Invasion HistoryFirst Non-native North American Tidal Record: 1913
First Non-native West Coast Tidal Record: 1913
First Non-native East/Gulf Coast Tidal Record:
General Invasion History:
Eurytemora carolleeae was recently separated from the circumboreal E. affinis species complex (Lee 2000; Alekseev & Souissi 2011). Lee (2000), using mitochondrial RNA and genomic DNA, divided Eurytemora 'affinis' into a number of clades and subclades. Several of the subclades of Eurytemora ‘affinis’ occur in very close proximity, but appear to be reproductively isolated. The ‘Atlantic’ subclade, subsequently named E. carolleeae, ranges from salt marshes in the St. Lawrence River, Canada to the St. Johns River, Florida (Lee 2000; Alekseev & Souissi 2011). Genetic analysis indicates that this species has been introduced to at least two estuaries on the Pacific coast of North America and to the Great Lakes (Lee 2000), and also to the Gulf of Finland, Baltic Sea (Alekseev et al. 2009). This copepod is euryhaline and capable of surviving and reproducing in both fresh and marine waters (Lee 2000).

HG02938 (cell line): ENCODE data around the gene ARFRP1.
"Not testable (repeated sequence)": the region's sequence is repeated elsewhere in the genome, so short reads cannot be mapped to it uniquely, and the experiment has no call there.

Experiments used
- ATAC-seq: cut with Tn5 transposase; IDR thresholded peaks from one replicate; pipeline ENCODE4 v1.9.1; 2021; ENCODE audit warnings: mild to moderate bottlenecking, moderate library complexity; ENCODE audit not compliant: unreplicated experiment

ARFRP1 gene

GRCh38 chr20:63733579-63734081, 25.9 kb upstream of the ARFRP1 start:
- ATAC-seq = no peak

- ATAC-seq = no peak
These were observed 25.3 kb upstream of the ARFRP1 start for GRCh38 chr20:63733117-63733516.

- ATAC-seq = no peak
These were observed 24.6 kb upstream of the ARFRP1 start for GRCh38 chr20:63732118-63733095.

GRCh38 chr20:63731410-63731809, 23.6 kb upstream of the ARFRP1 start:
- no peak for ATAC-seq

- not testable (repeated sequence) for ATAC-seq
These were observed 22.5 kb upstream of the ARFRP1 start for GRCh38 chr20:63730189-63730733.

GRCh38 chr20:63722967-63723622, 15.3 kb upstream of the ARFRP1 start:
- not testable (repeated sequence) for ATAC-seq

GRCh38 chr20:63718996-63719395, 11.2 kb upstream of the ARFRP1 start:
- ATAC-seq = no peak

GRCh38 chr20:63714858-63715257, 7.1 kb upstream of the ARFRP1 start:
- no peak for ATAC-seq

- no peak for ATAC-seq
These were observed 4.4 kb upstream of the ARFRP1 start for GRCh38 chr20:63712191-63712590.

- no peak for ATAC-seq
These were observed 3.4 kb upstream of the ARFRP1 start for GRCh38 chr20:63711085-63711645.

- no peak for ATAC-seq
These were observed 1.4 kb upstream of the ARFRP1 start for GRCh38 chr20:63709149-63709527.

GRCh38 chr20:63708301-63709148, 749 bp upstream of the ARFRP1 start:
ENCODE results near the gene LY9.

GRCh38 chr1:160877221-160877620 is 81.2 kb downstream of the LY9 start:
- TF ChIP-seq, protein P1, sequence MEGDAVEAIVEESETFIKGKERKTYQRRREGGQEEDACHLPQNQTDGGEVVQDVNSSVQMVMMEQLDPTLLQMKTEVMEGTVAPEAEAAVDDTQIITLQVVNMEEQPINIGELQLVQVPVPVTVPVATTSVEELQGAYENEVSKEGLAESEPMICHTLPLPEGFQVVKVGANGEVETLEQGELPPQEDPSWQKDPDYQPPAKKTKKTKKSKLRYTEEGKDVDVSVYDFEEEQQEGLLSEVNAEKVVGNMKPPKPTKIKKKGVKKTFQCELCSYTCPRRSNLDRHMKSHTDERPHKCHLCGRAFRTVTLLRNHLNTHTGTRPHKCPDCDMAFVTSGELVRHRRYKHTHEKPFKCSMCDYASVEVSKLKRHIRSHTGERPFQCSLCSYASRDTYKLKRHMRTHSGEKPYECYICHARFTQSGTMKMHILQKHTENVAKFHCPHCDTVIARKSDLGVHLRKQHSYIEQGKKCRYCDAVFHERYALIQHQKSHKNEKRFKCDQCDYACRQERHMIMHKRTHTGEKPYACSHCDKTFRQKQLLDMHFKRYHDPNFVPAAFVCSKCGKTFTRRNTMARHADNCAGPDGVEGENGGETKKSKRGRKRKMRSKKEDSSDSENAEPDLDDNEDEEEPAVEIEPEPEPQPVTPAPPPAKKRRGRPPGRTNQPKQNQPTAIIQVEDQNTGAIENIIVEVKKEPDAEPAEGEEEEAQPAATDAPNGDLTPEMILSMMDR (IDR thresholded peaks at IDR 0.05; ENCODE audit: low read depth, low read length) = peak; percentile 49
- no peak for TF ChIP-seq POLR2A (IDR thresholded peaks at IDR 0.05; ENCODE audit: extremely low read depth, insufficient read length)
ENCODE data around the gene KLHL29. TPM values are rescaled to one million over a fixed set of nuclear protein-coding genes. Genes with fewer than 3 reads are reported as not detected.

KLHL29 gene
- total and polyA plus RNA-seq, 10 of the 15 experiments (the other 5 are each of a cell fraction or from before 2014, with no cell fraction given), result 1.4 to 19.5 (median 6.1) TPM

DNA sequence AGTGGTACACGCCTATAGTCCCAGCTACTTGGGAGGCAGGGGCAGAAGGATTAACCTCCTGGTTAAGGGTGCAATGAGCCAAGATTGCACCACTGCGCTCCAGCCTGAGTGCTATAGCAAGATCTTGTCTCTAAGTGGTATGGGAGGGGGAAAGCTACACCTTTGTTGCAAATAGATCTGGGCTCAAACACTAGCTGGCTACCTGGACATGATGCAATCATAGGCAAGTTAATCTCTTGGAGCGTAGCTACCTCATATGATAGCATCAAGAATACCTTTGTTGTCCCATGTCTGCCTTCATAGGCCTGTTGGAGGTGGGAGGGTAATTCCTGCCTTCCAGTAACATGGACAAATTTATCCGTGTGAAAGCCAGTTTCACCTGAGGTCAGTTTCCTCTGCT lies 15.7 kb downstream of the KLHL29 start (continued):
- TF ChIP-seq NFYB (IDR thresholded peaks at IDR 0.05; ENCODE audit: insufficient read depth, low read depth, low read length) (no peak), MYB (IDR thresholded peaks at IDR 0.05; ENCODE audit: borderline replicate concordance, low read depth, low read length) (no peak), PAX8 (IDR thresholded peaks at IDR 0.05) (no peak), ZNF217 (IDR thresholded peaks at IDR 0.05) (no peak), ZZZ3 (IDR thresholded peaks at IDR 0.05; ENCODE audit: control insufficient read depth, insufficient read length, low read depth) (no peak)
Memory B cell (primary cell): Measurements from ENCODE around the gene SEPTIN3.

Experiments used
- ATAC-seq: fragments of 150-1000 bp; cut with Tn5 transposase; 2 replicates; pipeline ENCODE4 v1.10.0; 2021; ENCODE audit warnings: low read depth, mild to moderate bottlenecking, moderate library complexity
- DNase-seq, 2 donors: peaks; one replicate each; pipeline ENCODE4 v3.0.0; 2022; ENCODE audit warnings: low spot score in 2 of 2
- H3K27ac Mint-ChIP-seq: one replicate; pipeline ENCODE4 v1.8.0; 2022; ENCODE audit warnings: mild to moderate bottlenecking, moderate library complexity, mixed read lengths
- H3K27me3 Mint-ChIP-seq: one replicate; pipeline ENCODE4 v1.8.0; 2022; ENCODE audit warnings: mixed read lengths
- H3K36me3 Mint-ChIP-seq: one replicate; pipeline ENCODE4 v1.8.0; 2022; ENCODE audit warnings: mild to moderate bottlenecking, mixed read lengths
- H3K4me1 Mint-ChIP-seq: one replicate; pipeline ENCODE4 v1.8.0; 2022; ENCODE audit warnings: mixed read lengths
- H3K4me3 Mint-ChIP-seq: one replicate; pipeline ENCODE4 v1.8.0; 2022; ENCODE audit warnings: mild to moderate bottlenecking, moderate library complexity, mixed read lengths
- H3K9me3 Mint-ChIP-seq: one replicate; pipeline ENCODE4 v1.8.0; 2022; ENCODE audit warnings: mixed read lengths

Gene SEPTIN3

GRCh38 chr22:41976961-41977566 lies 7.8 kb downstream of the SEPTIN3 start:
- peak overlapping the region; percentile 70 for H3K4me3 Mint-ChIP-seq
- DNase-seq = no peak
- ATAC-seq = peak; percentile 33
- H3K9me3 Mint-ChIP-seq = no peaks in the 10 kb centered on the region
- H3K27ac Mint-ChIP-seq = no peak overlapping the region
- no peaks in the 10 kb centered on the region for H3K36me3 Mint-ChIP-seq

North American Invasion History:
Invasion History on the West Coast:
Lee's (1999; 2000) analysis detected Eurytemora carolleeae in San Francisco Bay and in a salt marsh near Grays Harbor, Washington. Other Pacific Coast estuaries (Nitinat Lake, Nanaimo River, and Campbell River, British Columbia; Columbia River, Oregon) were inhabited by a distinct, native North Pacific clade (Lee 2000). In 1913, Esterly (1924) reported E. carolleeae (as 'E. affinis') as abundant in brackish waters of San Francisco Bay. Possible vectors for its introduction include transplants of Eastern Oysters (Crassostrea virginica), stocking of fish such as Striped Bass (Morone saxatilis) or American Shad (Alosa sapidissima) in the 19th century, or a later introduction by ballast water. It is not clear whether E. carolleeae replaced a native population of the North Pacific clade of E. affinis, or filled an empty niche. In San Francisco Bay, E. affinis/carolleeae was a dominant species in low salinity waters of the Delta, extending into San Pablo Bay and the Central Bay in years of high river flow (Esterly 1924; Ambler et al. 1985; Orsi and Mecum 1986). However, the Asian copepods Sinocalanus doerri (1979) and later, Pseudodiaptomus forbesi (1987), partially replaced this species in brackish waters (Ambler et al. 1985; Meng and Orsi 1991; Bollens et al. 2011).
Invasion History on the East Coast:
Eurytemora carolleeae was probably introduced to the Great Lakes by ships using the St. Lawrence Seaway (Mills et al. 1993; Lee 2000). It was first collected in Lake Ontario in 1958, and reached Lake Superior by 1972. In the Lakes, it is most abundant in harbor areas (Mills et al. 1993).